2. And I have no clue what you’d do if you lost your phone or it was stolen between the time of purchasing an item with Apple Pay and wanting to return it.
  3. To be fair, I have to replace my debit card (rarely used either as the card or in Apple Pay) approximately every six months because it just stops working. But this hasn’t ever happened with my credit card, which is my primary way of paying for everything.
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Cellebrite can unlock any iPhone (for some values of “any”)

An update by Ars Technica on Cellebrite’s ability to access the content on otherwise secured iOS devices:

Cellebrite is not revealing the nature of the Advanced Unlocking Services’ approach. However, it is likely software based, according to Dan Guido, CEO of the security firm Trail of Bits. Guido told Ars that he had heard Cellebrite’s attack method may be blocked by an upcoming iOS update, 11.3.

“That leads me to believe [Cellebrite] have a power/timing attack that lets them bypass arbitrary delays and avoid device lockouts,” Guido wrote in a message to Ars. “That method would rely on specific characteristics of the software, which explains how Apple could patch what appears to be a hardware issue.”

Regardless of the approach, Cellebrite’s method almost certainly is dependent on a brute-force attack to discover the PIN. And the easiest way to protect against that is to use a longer, alphanumeric password—something Apple has been attempting to encourage with TouchID and FaceID, since the biometric security methods reduce the number of times an iPhone owner has to enter a password.

This once again confirms the importance of establishing strong, long, passwords for iOS devices. Sure they’re less convenient but they provide measurably better security.

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Serious Vulnerabilities (Probably) Found in All iOS Devices

From Forbes:

The Israeli firm, a subsidiary of Japan’s Sun Corporation, hasn’t made any major public announcement about its new iOS capabilities. But Forbes was told by sources (who asked to remain anonymous as they weren’t authorized to talk on the matter) that in the last few months the company has developed undisclosed techniques to get into iOS 11 and is advertising them to law enforcement and private forensics folk across the globe. Indeed, the company’s literature for its Advanced Unlocking and Extraction Services offering now notes the company can break the security of “Apple iOS devices and operating systems, including iPhone, iPad, iPad mini, iPad Pro and iPod touch, running iOS 5 to iOS 11.” Separately, a source in the police forensics community told Forbes he’d been told by Cellebrite it could unlock the iPhone 8. He believed the same was most probably true for the iPhone X, as security across both of Apple’s newest devices worked in much the same way.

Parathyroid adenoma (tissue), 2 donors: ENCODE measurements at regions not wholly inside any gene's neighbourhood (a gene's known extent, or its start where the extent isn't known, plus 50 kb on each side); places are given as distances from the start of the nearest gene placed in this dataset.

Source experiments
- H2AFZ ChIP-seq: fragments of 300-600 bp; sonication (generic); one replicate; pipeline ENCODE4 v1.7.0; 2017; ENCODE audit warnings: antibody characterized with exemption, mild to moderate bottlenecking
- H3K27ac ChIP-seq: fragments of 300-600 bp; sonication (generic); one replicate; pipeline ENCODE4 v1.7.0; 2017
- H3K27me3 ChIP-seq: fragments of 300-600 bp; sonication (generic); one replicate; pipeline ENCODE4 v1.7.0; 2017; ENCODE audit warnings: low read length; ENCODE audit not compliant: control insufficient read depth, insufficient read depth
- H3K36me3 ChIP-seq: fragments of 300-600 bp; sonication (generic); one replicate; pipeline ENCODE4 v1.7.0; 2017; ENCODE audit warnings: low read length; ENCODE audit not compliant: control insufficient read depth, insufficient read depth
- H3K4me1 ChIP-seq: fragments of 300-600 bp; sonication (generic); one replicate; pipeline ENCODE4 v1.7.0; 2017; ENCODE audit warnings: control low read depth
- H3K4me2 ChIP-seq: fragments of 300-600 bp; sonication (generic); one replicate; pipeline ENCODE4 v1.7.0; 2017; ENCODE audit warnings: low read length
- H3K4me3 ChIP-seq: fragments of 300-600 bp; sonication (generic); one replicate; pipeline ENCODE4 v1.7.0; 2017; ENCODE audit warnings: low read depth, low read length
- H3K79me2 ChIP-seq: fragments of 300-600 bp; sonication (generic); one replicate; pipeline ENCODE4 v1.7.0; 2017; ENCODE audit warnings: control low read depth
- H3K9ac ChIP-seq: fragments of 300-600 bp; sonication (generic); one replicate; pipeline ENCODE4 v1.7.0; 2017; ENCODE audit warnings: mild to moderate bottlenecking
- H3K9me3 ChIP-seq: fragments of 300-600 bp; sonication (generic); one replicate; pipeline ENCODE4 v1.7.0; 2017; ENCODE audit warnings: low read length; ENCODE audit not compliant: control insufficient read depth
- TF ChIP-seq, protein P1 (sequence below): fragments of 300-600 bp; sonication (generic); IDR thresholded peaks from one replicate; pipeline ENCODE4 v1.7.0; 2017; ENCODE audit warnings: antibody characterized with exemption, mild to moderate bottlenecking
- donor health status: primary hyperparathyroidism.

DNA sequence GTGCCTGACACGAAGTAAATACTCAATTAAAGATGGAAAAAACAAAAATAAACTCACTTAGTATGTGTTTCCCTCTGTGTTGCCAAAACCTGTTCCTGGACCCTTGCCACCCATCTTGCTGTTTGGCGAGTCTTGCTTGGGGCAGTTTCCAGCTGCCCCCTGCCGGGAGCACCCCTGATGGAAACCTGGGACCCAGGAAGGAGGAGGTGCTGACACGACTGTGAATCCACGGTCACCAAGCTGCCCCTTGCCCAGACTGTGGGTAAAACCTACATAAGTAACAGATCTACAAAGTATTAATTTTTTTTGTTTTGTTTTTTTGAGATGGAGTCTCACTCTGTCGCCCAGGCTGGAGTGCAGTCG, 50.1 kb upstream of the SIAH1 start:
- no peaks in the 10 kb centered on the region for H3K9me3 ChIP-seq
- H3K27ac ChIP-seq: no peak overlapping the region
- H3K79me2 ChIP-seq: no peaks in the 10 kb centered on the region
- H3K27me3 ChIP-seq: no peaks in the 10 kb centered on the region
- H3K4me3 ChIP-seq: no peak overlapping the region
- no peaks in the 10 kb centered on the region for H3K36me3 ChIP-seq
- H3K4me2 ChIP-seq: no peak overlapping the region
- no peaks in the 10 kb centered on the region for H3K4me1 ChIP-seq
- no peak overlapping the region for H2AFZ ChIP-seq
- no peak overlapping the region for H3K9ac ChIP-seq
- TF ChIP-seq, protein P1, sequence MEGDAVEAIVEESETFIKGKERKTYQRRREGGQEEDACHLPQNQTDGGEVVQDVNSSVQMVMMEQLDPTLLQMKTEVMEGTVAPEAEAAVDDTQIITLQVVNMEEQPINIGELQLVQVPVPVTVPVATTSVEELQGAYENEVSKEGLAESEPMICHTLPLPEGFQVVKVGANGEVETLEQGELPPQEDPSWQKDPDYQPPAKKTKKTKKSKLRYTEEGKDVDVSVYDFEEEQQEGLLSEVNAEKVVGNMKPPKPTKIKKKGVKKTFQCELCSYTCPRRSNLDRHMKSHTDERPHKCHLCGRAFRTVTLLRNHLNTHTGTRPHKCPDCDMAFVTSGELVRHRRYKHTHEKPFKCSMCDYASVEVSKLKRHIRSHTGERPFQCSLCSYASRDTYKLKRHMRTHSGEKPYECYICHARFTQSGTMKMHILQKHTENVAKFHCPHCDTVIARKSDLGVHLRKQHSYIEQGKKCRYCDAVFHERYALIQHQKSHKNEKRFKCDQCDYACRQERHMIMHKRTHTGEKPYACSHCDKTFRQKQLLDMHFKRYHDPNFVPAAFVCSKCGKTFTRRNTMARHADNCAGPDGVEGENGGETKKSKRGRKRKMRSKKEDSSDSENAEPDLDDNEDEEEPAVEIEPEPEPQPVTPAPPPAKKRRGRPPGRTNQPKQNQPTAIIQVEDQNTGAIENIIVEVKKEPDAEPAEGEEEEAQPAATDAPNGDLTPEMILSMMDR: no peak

If Cellebrite has, indeed, found a way of compromising all iOS devices then they’ve accomplished a pretty impressive task. I have to wonder whether the vulnerabilities emerged from studying the iBoot leak or their own software or hardware research. Assuming Cellebrite’s claims are legitimate they serve to underscore the position that government’s shouldn’t introduce backdoors or vulnerabilities into devices given that doing so will only exacerbate the existing problems associated with securing devices. Security is designed to add friction, not totally prevent an unauthorized party’s actions, and deliberately reducing such friction will put all users at greater jeopardy.

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The Forgotten History of New York’s Bagel Famines

Natasha Frost haswritten a really great piece on the history of bagels in New York:

The men of Bagel Bakers Local 338 were not to be trifled with. Founded in the 1930s, all 300-odd initial members were Yiddish speakers who descended from these hardy early bakers. Joining required a family connection—though this wasn’t sufficient on its own. Only after three to six months of apprenticeship, once a “bench man” had attained a minimum rolling speed of 832 bagels an hour, could members’ sons and nephews be grudgingly brought into the fold and given labor cards.